IAEA’ Radioecology Laboratory work on Ocean Health. Dr Peter Swarzenski

The world’s oceans have long been perceived to contain an endless bounty and capacity to absorb all human impacts.  However, heightened pressures on marine environments caused from human population increases and shifts towards more lucrative coastal zones, eutrophication and contaminant releases have all led to the realization that the ocean’s health is compromised and under threat.  Indeed, today pollution, habitat alteration, and overfishing are considered primary threats to ocean health. While new tools to study ocean health have been developed, the ability to accurately assess the wellbeing of the ocean remains challenging, simply due to the ocean’s vastness and inherent complexities.  Further to that, climate change impacts will likely only exacerbate several of these threats.

The IAEA NAEL Radioecology Laboratory (REL) provides nuclear science-based solutions to better understand and protect heathy coastal and marine ecosystems. This is accomplished using an integrated approach that includes both experimental and field perspectives to address the flow of contaminants through ecosystems.  Ecosystem stressors most often include systemic climate-change impacts, and are uniquely identified by Member State concerns and needs.  Contaminants can range from inorganic (e.g., trace metals, radionuclides) to organic (e.g., hydrocarbons, marine toxins), and by design are examined across a board spectrum of marine life that can range from bacteria to mega fauna, such as sharks.  REL’s experimental aquaria facilitate radio-labelled tracer studies and investigations of physiological response to realistic climate change-driven temperature and pH shifts.  Current REL projects span the following coastal and marine topics: ocean acidification, harmful algal blooms, marine carbon cycling, classic ecotoxicology, and marine plastics.  This presentation highlights synergistic research activities within REL, with an ‘eye’ towards new directions and challenges.

Peter Swarzenski holds a PhD in Chemical Oceanography and is Section Head of the IAEA Radioecology Laboratory (REL) in Monaco.  At REL Swarzenski oversees research on diverse marine stressors, including deoxygenation, ocean acidification, contamination, harmful algal blooms, and marine plastics.  The IAEA Environment Laboratories are the only marine laboratories in the UN system and host the Ocean Acidification –International Coordination Centre.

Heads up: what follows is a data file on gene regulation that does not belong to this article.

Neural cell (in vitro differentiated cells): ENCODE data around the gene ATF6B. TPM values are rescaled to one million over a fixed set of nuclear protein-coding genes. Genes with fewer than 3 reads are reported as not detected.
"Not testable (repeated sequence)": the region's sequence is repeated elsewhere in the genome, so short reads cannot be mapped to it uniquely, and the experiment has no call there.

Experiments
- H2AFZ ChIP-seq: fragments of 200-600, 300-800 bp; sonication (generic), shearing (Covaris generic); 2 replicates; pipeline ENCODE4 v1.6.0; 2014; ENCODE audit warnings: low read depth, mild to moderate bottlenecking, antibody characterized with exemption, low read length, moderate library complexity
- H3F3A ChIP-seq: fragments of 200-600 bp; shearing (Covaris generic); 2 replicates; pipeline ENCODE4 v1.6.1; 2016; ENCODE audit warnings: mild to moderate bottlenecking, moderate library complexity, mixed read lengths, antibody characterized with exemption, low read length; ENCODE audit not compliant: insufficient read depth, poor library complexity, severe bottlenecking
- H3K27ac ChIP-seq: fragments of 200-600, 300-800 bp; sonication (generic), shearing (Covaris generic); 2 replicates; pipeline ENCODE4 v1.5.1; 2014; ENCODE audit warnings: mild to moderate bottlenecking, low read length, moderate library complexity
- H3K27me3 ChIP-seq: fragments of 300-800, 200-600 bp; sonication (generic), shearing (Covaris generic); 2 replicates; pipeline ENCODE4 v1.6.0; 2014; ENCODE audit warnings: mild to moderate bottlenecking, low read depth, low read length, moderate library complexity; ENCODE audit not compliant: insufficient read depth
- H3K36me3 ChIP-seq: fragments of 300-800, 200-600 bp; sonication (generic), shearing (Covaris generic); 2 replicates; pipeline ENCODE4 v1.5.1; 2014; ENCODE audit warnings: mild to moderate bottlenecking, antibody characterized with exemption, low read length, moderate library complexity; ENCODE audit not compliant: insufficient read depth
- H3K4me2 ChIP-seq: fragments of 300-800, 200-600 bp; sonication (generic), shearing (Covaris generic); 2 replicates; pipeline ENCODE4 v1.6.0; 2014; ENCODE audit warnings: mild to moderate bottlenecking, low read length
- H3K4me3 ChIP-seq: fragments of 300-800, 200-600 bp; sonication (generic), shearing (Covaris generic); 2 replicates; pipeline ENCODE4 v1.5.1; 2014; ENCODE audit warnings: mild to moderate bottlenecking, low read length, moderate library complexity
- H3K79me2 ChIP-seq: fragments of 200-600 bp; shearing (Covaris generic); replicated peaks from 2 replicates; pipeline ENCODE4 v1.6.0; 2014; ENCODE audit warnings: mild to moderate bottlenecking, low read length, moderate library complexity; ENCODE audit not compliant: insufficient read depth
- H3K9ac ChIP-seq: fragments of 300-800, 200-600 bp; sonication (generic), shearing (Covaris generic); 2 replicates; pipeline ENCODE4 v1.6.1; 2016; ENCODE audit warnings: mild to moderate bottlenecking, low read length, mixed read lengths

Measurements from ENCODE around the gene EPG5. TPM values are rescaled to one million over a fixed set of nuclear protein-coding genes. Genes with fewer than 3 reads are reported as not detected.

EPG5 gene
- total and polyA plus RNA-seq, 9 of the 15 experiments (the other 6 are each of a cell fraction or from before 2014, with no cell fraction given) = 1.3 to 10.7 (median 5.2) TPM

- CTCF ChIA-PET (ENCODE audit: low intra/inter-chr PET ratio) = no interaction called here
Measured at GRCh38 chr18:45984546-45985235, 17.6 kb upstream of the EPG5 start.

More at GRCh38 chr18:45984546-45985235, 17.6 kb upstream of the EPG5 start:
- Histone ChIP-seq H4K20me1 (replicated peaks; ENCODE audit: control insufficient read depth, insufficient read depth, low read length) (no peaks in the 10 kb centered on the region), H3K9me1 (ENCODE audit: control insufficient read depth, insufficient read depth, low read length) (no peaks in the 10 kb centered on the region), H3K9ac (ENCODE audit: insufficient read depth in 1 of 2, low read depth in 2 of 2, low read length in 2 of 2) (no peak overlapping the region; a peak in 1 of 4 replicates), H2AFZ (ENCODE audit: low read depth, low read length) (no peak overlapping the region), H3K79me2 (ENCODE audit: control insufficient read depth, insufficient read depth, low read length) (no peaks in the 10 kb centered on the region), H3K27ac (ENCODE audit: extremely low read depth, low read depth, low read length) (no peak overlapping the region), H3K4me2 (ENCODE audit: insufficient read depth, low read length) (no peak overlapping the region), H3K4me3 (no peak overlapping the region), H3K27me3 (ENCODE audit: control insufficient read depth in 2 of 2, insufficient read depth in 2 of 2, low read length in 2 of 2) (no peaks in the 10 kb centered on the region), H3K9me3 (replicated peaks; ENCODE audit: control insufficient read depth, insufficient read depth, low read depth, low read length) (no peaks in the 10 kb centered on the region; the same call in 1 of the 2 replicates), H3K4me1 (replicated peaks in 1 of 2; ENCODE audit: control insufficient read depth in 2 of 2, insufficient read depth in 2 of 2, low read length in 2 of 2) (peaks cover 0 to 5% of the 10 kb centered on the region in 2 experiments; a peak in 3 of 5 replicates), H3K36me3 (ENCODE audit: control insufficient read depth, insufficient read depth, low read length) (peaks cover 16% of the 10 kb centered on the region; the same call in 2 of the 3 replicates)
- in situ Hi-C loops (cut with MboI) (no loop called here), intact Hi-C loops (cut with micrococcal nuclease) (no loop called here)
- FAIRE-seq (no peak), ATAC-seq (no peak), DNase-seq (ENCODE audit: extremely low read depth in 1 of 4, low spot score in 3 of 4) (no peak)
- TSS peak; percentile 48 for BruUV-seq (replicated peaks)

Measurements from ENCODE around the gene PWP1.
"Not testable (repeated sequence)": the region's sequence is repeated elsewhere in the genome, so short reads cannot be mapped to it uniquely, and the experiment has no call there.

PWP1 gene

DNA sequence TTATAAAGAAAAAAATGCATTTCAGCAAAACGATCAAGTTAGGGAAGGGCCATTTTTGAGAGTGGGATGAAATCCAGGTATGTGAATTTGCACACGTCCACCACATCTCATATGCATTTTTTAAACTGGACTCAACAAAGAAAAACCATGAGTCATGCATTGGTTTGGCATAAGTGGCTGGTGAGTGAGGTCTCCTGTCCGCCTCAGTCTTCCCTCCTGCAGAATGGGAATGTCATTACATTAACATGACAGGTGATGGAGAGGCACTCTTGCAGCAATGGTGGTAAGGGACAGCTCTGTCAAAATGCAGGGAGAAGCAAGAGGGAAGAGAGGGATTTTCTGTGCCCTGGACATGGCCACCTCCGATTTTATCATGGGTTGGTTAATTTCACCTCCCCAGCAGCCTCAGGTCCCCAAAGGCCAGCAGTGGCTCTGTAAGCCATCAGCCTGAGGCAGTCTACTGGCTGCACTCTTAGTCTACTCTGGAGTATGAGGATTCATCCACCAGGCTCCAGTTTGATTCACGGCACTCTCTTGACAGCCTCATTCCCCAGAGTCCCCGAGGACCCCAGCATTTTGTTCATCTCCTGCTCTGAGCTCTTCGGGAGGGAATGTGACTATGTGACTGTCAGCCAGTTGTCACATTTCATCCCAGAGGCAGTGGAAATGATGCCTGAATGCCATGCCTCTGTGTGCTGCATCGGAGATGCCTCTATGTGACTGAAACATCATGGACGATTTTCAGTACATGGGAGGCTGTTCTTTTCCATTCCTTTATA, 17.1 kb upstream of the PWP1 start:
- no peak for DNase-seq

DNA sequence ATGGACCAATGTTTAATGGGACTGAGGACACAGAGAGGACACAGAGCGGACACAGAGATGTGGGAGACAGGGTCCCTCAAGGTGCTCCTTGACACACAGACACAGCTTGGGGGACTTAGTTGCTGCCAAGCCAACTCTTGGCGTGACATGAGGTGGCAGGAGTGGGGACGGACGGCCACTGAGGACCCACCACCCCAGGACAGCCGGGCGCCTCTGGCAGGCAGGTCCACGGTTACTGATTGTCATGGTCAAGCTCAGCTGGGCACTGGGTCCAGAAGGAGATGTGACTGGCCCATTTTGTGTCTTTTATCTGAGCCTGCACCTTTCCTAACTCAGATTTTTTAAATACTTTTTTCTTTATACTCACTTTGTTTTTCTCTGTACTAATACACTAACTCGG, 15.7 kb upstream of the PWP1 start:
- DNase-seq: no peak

Prior to joining IAEA, Swarzenski worked as a research oceanographer for the U.S. Geological Survey in Santa Cruz, California on marine biogeochemical processes. Recent projects addressed climate-change impacts to Pacific atolls, coastal groundwater, and Alaskan permafrost. Swarzenski applies a variety of tools in his research, including U/Th-series radiotracers and electrical geophysical methods, and has published ~200 papers.

ibis Christchurch Hotel


iBis Christchurch Hotel
107 Hereford Street,
Room rate: $179 per night (excluding meals) King or Double/Double
Check in: 1400  Check out:  1100
Rated:  Moderate

Centrally located in the heart of Christchurch, ibis Christchurch is the ideal base to explore New Zealand’s iconic ‘Garden City’ on foot. Take a short stroll to the beautiful Botanic Gardens, the new BNZ shopping precinct or explore rich culture at Canterbury Museum. Just 20-minutes from Christchurch Airport, it’s an easy drive to local attractions.

The ibis Hotel is located 15 minute drive from the Haere-Roa Event Centre.  The Bus exchange is a three minute walk from the ibis Hotel, with buses departing on a regular basis.  Uber from the ibis to Haere-Road Event Centre is approx $18 one way.
Coach transfers will be provided from / to the ibis Hotel to the International Antarctic Centre for dinner on Tuesday evening.